Now you probably wouldn’t think a guy that is embarking on a journey that would take him across the planet would have a fear of flying, but you would be wrong. I have hated flying since I was very young which is most likely why all of my travels tended to be only a few hours journey; I was setting off on what would be a 23-hour commute to my new job. The silver lining of this being that because I was so caught up in the ‘getting there’ aspect, I had completely lost all nervousness I had off moving to China. I started at Heathrow and flew to Moscow (the most cost-effective route) on a 13 hour flight in which I steadily read my way through and with a row to myself no less. We landed at Moscow around 4am and a wave of excitement had grown in me to being closer to my final destination. What I didn’t account for was the 3 hours I had to wait for my next connection to arrive. That book started to prove its worth.
‘The flight is now boarding’ took me by surprise as I had lost all track of time and made my way to the gate for departure. This line looked almost double to the previous but for some reason, it didn’t cross my mind that this would also mean the plane would be busier (I blame this solely on the lack of sleep). I sat in my seat and kept hoping that I would get as lucky as I did on the last flight but as the last remaining people are finding their seats, two rather large gentlemen inform me that I am in the middle of their respective seats. Usually this would be a rather unwanted inconvenience, I was so securely stuck to my seat that it eased my phobia if only for a little while. On this flight I decided that I would sleep as much as a could in order to be fully refreshed for the other side.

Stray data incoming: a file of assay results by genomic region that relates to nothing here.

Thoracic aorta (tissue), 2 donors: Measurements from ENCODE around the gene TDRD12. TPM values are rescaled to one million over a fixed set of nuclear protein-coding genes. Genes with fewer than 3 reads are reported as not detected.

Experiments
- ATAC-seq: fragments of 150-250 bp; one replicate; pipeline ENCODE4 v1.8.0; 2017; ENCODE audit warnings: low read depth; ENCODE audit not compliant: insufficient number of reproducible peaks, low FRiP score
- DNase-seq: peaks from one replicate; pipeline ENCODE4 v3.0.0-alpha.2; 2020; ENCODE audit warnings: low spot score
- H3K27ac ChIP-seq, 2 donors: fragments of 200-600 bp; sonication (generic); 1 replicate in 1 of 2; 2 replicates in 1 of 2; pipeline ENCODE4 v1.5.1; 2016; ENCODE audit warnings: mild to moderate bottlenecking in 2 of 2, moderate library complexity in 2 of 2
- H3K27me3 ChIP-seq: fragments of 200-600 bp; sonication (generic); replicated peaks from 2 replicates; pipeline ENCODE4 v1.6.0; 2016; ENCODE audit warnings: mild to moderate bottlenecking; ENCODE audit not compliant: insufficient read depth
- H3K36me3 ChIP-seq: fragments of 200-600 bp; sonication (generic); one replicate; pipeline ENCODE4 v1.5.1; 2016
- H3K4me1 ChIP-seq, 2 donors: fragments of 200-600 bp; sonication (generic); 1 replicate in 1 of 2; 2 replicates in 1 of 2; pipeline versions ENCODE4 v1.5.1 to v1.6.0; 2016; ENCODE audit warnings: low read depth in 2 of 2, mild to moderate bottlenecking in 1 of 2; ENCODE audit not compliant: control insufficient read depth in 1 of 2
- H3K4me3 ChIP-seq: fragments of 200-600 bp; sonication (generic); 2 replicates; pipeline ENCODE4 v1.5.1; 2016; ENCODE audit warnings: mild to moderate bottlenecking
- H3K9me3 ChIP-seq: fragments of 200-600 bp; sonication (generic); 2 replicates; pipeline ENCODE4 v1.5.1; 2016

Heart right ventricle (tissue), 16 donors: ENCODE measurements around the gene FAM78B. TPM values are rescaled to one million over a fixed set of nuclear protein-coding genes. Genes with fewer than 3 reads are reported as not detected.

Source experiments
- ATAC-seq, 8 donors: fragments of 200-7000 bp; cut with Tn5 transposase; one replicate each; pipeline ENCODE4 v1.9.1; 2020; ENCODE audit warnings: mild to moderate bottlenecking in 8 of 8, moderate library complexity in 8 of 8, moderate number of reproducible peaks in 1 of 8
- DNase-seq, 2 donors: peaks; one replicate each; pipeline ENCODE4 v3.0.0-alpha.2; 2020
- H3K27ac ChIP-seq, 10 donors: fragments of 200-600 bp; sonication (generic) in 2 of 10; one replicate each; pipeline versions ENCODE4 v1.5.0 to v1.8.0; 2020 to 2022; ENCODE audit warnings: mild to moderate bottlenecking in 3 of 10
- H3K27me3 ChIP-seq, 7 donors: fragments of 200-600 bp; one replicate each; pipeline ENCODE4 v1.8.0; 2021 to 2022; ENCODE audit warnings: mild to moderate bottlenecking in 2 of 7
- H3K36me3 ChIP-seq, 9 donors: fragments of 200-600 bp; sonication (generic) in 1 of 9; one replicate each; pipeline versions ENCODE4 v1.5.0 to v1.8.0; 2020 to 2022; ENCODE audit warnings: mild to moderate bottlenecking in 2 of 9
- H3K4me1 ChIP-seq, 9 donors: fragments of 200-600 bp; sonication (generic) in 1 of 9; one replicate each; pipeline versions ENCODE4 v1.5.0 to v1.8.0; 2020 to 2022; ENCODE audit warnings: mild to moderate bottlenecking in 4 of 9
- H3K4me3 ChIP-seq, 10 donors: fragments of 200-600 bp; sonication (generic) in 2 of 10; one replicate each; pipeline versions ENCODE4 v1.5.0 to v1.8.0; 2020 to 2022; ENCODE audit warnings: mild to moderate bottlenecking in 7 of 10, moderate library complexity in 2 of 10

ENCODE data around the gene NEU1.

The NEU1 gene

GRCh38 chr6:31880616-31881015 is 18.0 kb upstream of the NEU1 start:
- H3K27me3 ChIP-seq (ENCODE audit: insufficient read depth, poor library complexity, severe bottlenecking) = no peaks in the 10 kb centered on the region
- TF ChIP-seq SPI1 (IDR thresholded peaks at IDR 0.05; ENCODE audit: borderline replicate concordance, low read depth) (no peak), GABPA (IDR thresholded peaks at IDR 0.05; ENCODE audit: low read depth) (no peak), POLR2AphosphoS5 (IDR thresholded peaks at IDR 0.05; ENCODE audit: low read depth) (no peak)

My sleep plan had completely failed as I dragged my bags through the busy airport but wasn’t long before I could see a sign with my name on it. It was a local representative for the company and made me feel relieved that I wouldn’t need to figure out the next steps without at least a little help. She aided with the bag relocation into the back of mini-van in which I had as much space as any one could ask for. We now headed for the city, in this case, the growing city of Guangzhou which would become my home. I was to be placed in a hotel during the orientation stages of my training in which time I could look for my home away from home. My research really paid off after this as the company had already contacted some estate agents who were ready to see me almost immediately and wasn’t long before I was moving my belongings from the hotel into my new apartment. That is the moment that it really hit me that this was meant to be my life for as long as I wanted, a very different feeling to travels I had experienced before.
Looking back, the process wasn’t too difficult and living here for nearly two years has proven that this was the change I was looking for. As I write this now, my plans are to move to the next country and start this process all over again but worth it to know how much I have learnt from this first experience. If there is one lesson that I can leave you with it would be this: despite any fears or concerns you may feel about change, embrace it as it could be the beginning of something very beautiful.